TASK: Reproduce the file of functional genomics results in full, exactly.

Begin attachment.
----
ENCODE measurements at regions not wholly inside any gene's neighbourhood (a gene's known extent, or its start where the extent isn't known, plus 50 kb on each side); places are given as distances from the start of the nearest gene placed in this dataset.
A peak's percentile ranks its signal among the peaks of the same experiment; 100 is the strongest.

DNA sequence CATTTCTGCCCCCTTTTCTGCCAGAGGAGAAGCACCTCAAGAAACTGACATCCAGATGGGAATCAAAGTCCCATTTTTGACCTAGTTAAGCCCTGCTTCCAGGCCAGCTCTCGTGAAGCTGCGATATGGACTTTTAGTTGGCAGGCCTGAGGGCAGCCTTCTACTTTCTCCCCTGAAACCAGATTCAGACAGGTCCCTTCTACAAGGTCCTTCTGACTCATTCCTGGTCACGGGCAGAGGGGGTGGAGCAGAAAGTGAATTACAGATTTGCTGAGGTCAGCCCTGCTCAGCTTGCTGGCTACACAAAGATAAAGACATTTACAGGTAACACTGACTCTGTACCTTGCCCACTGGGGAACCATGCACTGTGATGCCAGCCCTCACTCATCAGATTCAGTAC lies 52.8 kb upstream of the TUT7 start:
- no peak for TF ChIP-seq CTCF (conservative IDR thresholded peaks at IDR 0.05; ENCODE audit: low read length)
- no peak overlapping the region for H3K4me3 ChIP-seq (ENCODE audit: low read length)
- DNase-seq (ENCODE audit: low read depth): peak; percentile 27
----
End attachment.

ENCODE measurements at regions not wholly inside any gene's neighbourhood (a gene's known extent, or its start where the extent isn't known, plus 50 kb on each side); places are given as distances from the start of the nearest gene placed in this dataset.
A peak's percentile ranks its signal among the peaks of the same experiment; 100 is the strongest.

DNA sequence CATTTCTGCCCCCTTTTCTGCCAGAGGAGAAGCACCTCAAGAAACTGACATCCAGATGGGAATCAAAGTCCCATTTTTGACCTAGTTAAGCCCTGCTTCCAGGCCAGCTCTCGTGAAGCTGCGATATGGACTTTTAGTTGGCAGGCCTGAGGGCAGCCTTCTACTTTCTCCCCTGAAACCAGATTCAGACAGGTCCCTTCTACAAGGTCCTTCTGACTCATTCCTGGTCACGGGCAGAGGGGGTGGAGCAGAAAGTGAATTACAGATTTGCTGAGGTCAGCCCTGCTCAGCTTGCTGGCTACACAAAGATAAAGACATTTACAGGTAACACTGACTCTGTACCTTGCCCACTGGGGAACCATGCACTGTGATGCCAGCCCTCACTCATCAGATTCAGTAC lies 52.8 kb upstream of the TUT7 start:
- no peak for TF ChIP-seq CTCF (conservative IDR thresholded peaks at IDR 0.05; ENCODE audit: low read length)
- no peak overlapping the region for H3K4me3 ChIP-seq (ENCODE audit: low read length)
- DNase-seq (ENCODE audit: low read depth): peak; percentile 27